But what are the practicalities of sequencing the genome of a lynx beyond engaging with broad bioethical questions? As the animal's habitat shrinks and Earth warms, the Canadian lynx is demonstrating less genetic diversity. Cross-breeding with bobcats in some portions of the lynx's habitat also represents a challenge to the lynx's genetic makeup. The two themselves are also linked: warming climates could drive Canadian lynxes to cross-breed with bobcats.
John Organ, chief of the U.S. Geological Survey's Cooperative Fish and Wildlife units, said to MassLive that the results of the sequencing "can help us look at land conservation strategies to help maintain lynx on the landscape."
What does DNA have to do with land conservation strategies? Consider the fact that the food found in a landscape, the toxins found in a landscape, or the exposure to drugs can have an impact on genetic activity. That potential change can be transmitted down the generative line. If you know exactly how a lynx's DNA is impacted by something, then the environment they occupy can be fine-tuned to meet the needs of the lynx and any other creature that happens to inhabit that particular portion of the earth.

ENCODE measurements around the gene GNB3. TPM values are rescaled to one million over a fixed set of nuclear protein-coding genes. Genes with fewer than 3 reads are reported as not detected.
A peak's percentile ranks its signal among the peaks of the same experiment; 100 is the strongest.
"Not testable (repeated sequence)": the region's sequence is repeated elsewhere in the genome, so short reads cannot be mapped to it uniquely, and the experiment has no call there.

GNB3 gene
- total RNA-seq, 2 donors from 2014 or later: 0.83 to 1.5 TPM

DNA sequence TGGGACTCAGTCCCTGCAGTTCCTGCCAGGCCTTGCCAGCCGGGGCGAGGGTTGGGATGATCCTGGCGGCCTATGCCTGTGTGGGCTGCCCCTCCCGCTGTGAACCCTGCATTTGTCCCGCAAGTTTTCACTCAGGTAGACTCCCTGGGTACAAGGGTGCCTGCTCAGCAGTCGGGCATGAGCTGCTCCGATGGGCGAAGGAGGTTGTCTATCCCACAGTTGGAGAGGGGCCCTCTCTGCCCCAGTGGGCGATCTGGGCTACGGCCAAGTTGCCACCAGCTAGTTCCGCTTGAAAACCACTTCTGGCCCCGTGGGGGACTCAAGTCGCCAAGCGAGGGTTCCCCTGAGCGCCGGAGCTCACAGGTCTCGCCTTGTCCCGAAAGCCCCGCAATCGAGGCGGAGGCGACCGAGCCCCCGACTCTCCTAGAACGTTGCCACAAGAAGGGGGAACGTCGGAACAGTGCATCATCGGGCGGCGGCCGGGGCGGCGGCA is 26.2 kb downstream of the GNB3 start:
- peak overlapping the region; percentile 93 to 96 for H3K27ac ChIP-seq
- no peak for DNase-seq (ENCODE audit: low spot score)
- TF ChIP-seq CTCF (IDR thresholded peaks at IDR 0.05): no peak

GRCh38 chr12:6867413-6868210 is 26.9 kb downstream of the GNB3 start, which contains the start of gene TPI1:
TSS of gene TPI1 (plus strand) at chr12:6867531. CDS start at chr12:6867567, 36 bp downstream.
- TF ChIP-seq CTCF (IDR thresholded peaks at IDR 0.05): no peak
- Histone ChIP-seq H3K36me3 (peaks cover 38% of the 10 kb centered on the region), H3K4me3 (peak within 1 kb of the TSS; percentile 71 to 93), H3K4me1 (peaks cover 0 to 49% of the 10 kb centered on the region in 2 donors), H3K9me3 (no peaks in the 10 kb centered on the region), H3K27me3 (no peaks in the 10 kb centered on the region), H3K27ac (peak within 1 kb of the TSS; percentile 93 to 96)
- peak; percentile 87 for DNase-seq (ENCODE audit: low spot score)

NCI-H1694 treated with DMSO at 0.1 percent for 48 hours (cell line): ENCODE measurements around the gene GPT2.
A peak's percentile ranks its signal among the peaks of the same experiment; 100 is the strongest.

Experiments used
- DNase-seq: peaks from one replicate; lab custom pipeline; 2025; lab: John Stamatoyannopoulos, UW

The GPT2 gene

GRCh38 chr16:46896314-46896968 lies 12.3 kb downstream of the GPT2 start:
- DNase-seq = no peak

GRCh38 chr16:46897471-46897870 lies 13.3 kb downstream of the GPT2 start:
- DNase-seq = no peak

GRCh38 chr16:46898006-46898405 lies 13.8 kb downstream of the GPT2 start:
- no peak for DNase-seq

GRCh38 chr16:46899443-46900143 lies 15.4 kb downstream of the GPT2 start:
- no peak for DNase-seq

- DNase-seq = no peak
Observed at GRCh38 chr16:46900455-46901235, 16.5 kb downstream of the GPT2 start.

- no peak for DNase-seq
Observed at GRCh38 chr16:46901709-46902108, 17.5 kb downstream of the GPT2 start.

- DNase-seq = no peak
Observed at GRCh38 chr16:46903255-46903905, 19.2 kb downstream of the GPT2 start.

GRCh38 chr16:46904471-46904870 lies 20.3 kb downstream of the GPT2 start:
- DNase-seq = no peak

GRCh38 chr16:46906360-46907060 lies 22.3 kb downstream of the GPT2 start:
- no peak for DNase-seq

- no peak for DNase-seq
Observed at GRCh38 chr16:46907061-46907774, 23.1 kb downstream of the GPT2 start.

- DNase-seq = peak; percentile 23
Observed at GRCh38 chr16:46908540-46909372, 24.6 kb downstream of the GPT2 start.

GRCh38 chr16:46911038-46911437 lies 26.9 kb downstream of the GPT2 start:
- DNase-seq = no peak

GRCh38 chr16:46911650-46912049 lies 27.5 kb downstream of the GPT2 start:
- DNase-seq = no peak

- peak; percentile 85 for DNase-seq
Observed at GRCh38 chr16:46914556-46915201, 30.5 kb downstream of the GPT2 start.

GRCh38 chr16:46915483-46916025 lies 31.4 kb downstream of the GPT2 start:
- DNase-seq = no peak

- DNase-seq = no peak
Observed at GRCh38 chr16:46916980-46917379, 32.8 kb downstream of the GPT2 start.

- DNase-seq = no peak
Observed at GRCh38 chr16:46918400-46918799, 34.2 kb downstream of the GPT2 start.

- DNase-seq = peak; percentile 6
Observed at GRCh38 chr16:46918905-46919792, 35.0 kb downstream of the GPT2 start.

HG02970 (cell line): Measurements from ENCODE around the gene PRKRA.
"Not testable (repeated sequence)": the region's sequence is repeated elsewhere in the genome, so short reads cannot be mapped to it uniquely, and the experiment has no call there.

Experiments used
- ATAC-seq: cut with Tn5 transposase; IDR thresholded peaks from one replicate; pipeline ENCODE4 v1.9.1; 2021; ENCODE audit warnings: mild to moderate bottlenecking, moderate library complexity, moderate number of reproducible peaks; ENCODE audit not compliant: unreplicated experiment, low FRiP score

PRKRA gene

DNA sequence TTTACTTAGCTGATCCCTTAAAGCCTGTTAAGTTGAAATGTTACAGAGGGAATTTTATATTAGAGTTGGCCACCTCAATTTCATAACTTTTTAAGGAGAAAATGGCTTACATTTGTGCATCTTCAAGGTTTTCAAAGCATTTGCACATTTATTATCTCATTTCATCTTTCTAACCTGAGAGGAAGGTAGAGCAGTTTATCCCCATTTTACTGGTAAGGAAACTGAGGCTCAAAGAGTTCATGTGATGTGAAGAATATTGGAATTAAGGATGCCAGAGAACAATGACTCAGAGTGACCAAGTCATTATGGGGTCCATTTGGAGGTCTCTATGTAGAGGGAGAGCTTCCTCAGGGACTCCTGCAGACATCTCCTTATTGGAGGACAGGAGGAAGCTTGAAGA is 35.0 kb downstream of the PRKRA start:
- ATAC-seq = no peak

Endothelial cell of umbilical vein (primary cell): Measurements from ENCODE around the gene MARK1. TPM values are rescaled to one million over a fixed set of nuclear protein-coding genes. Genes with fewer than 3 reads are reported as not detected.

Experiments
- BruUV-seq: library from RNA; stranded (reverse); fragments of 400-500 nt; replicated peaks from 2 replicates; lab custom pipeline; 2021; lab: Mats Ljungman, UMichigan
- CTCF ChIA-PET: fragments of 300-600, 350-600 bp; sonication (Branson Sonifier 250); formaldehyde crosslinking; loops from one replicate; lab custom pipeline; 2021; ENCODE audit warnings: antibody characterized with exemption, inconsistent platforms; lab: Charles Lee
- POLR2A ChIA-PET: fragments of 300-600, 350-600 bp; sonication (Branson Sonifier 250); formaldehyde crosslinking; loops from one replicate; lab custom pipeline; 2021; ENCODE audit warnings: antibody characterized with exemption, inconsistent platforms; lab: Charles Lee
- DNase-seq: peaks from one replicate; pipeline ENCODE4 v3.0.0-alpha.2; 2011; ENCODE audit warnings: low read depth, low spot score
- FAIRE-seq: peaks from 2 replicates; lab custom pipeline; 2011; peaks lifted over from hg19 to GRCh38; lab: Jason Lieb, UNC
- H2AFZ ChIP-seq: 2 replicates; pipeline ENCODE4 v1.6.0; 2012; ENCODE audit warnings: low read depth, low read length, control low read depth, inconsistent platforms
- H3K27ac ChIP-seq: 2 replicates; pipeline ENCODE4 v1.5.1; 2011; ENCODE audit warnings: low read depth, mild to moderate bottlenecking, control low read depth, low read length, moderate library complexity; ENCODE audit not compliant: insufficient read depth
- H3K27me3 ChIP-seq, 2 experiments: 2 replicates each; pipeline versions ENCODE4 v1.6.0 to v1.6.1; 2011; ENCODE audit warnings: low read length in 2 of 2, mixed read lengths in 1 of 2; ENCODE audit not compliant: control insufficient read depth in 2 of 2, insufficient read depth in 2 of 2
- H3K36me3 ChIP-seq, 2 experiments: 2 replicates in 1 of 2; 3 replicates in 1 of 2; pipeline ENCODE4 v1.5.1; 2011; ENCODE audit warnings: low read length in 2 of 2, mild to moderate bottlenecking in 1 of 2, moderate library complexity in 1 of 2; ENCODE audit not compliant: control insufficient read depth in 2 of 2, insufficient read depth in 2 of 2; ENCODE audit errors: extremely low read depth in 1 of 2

Given that the Trump administration is considering withdrawing protection for the Canadian lynx, a move that caught scientists by surprise, it is worth having as much information on hand as possible for those who have an interest in preserving the health of this creature—all the way down to the building blocks of a lynx's life.
The exploding popularity of the keto diet puts a less used veggie into the spotlight.
- The cauliflower is a vegetable of choice if you're on the keto diet.
- The plant is low in carbs and can replace potatoes, rice and pasta.
- It can be eaten both raw and cooked for different benefits.